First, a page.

First Unitarian Church of Worcester

Sermons, Memos and other writings from the newsletter and worship services of the First Unitarian Church of Worcester. The First Unitarian Church is located at 90 Main Street, Worcester, MA 01608. Our phone is 508-757-2708 and our webpage is A audio CD is produced for almost every one of our regular services. Call our office or send a note to the office at our website to request that one be shipped to you.

Saturday, September 09, 2006

"A Killer Wallet" By Barbara Merritt

My oldest son Robert, on a brief visit home from West Africa, showed us his wallet. He said that it had killed a man in his village of Kanfarande in Guinea. As my eyes grew wide, he explained that the wallet (and his belt) had been made from the skin of a boa constrictor.

This particular snake had laid in waiting by the river. And when a man (we’ll call him “Bouba”.) came down to the river to work, the snake attacked. As is the practice of these reptiles, first he squeezed “Bouba” to death. Then the boa unhinged his jaw and swallowed him whole. Unfortunately for the snake, once you have consumed a meal that large, you can’t move for several hours.

When “Bouba” did not return from the river some villagers went looking for him. On the river bank they noticed the boa constrictor with a Bouba-size bulge in the middle. So they killed the snake and made quite a few wallets and belts and purses from his skin. Robert, as a respected teacher in the village, was presented with both a wallet and a belt.

Lifting my jaw off the ground, I re-assessed my own worries. The dangers that most of us face in America from the natural world (poison ivy, mosquito bites, hay fever) pale in comparison with life and death battles for survival in the wild. The relative security of the city and the suburbs protects us from the sudden attack of the tiger, or the deadly constrictions of a snake.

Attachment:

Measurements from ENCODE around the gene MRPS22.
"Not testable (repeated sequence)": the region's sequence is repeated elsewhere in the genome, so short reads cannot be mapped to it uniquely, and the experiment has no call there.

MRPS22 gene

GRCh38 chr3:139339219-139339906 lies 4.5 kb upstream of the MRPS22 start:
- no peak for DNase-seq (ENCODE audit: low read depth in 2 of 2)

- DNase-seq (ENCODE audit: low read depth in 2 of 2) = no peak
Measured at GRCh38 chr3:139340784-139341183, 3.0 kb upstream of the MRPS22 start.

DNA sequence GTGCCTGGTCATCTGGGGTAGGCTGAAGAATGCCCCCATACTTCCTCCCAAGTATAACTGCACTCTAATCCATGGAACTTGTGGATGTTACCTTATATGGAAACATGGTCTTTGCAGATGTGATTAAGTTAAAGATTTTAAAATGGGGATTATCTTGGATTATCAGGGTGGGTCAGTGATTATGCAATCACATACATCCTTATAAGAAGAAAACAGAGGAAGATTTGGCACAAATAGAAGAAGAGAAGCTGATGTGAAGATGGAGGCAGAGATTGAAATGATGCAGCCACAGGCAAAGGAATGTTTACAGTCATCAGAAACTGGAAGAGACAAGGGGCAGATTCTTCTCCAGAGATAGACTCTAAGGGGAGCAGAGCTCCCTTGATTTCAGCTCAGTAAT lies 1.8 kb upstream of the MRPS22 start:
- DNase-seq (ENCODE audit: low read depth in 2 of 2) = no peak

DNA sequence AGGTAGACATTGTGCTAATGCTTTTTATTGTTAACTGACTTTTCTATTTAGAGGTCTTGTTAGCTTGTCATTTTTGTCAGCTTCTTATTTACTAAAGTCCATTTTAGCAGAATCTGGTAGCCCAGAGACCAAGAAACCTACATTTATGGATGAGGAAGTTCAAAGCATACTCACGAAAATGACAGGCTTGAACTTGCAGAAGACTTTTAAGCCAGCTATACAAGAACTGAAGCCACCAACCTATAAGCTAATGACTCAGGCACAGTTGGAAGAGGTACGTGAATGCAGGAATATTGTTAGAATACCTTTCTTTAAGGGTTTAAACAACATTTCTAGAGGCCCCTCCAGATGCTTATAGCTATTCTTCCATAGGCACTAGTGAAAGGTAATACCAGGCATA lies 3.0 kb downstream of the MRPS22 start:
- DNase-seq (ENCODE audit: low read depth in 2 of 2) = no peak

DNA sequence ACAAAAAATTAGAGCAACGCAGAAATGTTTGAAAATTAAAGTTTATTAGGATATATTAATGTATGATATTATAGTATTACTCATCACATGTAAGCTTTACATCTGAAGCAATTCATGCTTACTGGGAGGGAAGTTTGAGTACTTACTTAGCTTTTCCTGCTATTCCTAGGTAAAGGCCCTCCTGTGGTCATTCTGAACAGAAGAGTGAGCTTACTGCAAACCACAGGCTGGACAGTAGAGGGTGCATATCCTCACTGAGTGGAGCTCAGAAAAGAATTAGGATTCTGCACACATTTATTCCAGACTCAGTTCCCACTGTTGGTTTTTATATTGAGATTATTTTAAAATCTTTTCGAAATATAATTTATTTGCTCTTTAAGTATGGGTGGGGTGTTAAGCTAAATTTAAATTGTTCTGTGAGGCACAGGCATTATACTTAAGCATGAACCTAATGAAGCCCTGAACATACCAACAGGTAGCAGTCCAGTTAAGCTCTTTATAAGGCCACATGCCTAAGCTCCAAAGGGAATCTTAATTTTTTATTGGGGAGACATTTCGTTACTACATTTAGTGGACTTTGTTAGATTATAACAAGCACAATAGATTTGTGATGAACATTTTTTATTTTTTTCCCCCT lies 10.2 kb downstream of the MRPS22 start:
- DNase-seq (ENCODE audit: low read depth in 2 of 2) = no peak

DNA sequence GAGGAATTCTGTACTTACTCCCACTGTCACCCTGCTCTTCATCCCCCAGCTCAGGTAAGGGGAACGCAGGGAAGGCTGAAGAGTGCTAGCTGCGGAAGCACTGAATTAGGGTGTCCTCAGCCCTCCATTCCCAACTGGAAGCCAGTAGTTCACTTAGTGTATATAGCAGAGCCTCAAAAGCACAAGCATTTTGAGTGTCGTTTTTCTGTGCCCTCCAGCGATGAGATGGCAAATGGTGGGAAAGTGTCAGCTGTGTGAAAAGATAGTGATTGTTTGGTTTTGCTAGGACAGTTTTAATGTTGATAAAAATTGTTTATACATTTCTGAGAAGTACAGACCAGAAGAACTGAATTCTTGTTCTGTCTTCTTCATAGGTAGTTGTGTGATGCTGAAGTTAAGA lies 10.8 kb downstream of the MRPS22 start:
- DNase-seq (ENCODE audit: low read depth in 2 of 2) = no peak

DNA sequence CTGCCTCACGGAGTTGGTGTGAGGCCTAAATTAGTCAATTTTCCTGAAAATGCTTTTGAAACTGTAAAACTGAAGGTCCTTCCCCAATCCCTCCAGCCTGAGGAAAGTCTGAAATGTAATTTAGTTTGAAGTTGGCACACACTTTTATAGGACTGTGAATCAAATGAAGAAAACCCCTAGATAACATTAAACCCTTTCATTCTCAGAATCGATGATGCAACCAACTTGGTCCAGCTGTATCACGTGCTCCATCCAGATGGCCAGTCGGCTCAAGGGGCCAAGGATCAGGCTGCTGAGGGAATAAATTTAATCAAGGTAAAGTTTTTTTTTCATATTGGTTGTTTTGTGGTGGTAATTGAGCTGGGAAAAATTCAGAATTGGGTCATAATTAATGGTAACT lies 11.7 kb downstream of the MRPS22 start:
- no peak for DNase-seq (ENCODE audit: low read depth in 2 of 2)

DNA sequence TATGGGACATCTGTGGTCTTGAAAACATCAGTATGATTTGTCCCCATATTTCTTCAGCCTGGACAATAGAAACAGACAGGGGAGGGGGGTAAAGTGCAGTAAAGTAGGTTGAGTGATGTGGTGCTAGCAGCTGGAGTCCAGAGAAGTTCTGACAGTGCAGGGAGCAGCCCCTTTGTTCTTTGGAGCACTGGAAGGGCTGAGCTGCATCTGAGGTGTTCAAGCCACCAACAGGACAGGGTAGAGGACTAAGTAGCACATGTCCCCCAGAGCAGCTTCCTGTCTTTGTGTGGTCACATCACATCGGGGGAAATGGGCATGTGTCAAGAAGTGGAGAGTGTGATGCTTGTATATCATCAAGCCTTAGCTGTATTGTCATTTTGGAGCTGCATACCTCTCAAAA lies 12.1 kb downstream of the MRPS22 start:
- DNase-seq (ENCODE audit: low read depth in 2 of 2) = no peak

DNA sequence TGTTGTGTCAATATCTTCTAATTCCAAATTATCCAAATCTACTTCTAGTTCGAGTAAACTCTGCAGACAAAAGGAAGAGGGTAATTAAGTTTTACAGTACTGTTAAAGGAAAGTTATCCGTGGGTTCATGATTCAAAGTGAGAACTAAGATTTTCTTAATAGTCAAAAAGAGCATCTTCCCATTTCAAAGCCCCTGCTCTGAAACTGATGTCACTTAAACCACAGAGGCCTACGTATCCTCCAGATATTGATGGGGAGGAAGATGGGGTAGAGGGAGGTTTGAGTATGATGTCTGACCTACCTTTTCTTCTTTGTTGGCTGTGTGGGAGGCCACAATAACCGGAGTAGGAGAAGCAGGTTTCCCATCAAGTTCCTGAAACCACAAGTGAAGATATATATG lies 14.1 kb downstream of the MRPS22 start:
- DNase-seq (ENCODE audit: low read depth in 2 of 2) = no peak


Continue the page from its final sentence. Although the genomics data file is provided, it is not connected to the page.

My son brought home to his family and friends a suitcase full of West African gifts and asked us to choose a few things we’d like. When I first saw a small purse make from a boa snakeskin, I shuddered. This was not my esthetic, nor my style. But after I heard the story of the wallet, I grabbed that purse for my very own. I now have it sitting on my desk. My intention is that this purse will announce to all the snakes of the world, “If you crush, hurt or swallow my child or any child of God, you will become an accessory! We will tan your hide and sew you into articles of clothing and fashion. Do not harm humanity! Go away…NOW!”

I freely concede that very few boa constrictors will be passing through my office to see their brother or sister snake fashioned into a clutch purse. But it makes me feel better. It occurs to me that there are many symbolic actions where human beings post announcements. These declarations may not change the planet, but they do serve to express our priorities, intentions and values.

Picking up a piece of litter on your morning walk does not clean all the streets and beautify the entire city. But it does improve one small section of the sidewalk. Recycling a plastic tray that held your fruit from the grocery store will not have any measurable affect on global warming. But it makes you aware that resources are finite. With our small actions we announce that we want to conserve and care for the earth.

What I love about the prospect of “In-Gathering Sunday” on September 10, at First Unitarian Church is that our corporate worship is also a kind of announcement, a “Post-it,” of values and commitments. When we assemble for worship and fellowship, we proclaim to the world:

v We are meant to be together, not alone.

v We are meant to sing and to hear wonderful music.

v We are called to be in relationship with all kinds of people: old and young, married and single, gay and straight, Republicans and Democrats, believers and unbelievers.

v We believe that narrow creeds and dogmas and doctrinal conformity will lead us away from what is true and real and sustaining.

v We believe that a spiritual search is best done in circumstances of complete freedom of mind, heart and spirit.

v We want to be of service to all.

Our announcements, symbolic and otherwise, are made in our sacred assemblies. They are also observable in the way we drive our cars down the highway. We might not always be aware, but we are constantly telling one another who we are and what we care about. One of my favorite lines from “The Book of Mirdad” puts it more poetically:

So think as if your every thought were to be etched in fire upon the sky for all and everything to see. For so, in truth, it is.

So speak as if the world entire were but a single ear intent on hearing what you say. And so, in truth, it is.

See you in church!



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